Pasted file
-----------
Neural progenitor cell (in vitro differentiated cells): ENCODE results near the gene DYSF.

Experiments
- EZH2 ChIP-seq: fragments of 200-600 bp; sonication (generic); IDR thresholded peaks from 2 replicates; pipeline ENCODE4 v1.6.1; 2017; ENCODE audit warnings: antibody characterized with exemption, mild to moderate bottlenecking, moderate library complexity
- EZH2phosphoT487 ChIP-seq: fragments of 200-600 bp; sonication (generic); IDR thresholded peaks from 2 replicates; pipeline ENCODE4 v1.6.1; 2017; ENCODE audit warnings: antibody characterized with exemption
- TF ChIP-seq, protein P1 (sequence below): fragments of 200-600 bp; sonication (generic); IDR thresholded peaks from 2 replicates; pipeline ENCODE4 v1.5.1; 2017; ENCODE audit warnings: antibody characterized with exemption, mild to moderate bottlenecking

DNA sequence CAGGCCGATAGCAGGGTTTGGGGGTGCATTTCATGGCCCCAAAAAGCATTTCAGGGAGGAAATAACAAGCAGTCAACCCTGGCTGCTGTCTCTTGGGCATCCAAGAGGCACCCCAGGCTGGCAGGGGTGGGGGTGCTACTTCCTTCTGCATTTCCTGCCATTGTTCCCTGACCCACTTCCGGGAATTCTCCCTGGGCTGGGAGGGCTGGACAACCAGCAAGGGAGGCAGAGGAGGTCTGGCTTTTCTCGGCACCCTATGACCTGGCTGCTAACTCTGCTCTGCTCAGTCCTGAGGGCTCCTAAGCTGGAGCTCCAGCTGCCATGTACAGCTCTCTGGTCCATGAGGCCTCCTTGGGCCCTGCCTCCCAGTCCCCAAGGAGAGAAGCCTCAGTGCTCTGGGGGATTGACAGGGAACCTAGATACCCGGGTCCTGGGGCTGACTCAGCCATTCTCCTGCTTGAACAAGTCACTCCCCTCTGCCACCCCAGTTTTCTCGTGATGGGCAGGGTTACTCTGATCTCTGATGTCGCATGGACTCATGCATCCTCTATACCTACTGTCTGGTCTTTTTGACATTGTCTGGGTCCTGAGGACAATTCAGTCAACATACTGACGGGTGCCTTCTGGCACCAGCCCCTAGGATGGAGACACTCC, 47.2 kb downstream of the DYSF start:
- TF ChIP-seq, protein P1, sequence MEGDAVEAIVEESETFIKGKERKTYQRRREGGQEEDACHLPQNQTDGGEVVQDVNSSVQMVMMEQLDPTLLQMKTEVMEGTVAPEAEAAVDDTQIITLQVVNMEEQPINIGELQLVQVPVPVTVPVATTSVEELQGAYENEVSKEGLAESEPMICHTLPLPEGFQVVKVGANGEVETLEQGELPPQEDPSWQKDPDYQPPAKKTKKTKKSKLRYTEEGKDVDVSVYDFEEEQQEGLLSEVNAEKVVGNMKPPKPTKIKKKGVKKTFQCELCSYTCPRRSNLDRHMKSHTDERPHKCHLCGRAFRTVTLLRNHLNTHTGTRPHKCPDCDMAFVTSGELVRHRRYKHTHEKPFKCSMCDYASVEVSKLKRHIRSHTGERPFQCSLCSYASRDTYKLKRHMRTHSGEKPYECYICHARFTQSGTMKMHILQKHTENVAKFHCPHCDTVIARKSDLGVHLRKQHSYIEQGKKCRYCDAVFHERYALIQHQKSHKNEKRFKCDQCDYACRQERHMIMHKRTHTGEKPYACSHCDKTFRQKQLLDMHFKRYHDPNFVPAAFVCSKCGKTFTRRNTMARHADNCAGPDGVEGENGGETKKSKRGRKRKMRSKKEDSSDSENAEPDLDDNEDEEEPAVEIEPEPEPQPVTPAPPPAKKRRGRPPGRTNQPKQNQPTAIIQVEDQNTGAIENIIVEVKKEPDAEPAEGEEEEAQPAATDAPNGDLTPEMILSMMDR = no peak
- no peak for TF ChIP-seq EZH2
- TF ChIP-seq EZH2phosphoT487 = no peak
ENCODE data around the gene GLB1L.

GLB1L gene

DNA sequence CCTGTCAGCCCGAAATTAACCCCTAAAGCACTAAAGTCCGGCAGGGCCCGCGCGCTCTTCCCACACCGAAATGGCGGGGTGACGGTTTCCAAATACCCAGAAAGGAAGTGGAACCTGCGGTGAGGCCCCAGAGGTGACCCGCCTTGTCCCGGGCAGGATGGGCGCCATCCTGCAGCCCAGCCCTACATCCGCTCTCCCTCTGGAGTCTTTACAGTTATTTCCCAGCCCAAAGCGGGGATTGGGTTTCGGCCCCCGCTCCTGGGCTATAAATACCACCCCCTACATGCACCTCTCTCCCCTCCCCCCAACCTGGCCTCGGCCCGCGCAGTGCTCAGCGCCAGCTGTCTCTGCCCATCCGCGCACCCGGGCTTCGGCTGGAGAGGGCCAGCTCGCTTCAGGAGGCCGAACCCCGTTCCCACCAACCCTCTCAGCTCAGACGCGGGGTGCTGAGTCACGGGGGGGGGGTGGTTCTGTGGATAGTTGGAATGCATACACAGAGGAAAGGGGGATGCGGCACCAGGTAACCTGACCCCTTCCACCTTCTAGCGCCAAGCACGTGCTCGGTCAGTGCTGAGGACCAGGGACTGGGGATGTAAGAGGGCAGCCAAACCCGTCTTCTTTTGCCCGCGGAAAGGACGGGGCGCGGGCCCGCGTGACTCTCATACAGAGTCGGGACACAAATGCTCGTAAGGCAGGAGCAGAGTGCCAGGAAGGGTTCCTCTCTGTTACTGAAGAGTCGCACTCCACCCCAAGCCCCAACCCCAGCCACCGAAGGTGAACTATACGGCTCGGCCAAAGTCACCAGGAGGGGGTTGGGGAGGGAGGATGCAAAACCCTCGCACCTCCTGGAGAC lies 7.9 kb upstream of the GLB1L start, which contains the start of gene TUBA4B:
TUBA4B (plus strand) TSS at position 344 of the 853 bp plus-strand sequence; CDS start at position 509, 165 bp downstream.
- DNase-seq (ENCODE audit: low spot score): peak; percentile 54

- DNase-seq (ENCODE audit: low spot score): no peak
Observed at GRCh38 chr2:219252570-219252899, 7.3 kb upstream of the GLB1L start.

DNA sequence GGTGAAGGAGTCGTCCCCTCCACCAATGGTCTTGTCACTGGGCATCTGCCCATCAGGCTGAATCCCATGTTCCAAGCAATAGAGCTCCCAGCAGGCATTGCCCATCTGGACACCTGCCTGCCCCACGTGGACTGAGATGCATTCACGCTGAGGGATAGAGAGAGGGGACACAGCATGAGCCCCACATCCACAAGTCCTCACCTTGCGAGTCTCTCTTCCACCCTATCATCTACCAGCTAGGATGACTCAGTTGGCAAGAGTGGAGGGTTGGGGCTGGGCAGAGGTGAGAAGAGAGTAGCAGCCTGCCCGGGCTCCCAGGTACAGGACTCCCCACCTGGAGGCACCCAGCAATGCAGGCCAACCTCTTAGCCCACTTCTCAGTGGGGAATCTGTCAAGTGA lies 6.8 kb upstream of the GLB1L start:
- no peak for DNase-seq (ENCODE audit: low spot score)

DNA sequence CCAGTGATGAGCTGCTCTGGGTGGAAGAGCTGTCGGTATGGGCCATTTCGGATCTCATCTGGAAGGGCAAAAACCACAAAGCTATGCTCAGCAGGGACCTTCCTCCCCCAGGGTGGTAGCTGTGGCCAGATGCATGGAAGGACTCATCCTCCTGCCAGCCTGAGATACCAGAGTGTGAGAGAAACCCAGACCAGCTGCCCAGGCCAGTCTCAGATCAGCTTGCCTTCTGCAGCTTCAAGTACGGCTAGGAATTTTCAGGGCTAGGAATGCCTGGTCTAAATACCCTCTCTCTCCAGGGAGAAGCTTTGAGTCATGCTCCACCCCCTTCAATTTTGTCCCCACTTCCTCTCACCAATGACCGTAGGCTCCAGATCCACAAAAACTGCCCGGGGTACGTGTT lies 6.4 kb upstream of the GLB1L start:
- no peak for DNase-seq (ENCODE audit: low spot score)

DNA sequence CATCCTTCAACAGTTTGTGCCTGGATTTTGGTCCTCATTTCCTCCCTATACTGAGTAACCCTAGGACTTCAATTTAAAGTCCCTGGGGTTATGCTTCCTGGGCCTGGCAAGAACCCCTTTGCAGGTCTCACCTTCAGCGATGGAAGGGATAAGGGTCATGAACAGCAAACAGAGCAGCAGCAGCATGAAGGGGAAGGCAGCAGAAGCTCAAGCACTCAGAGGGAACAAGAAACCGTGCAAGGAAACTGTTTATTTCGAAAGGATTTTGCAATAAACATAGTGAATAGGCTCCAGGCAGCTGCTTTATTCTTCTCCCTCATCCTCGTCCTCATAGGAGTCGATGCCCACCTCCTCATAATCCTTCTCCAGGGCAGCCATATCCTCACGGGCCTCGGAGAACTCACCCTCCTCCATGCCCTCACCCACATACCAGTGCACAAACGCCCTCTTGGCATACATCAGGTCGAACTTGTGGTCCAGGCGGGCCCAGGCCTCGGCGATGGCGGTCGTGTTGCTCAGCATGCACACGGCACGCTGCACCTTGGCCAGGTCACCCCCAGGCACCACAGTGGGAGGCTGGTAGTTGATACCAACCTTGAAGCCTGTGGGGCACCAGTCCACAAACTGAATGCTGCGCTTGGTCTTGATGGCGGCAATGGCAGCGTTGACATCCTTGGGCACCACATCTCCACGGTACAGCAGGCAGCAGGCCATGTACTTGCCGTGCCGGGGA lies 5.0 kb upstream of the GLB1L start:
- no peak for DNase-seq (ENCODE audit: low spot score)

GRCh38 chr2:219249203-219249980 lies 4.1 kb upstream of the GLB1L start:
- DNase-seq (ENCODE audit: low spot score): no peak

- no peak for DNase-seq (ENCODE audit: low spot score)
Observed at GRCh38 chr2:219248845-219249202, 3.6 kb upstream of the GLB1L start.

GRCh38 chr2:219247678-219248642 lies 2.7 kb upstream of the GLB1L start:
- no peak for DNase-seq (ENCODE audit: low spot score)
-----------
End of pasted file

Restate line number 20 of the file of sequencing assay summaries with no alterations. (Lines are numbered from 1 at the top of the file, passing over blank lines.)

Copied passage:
- no peak for DNase-seq (ENCODE audit: low spot score)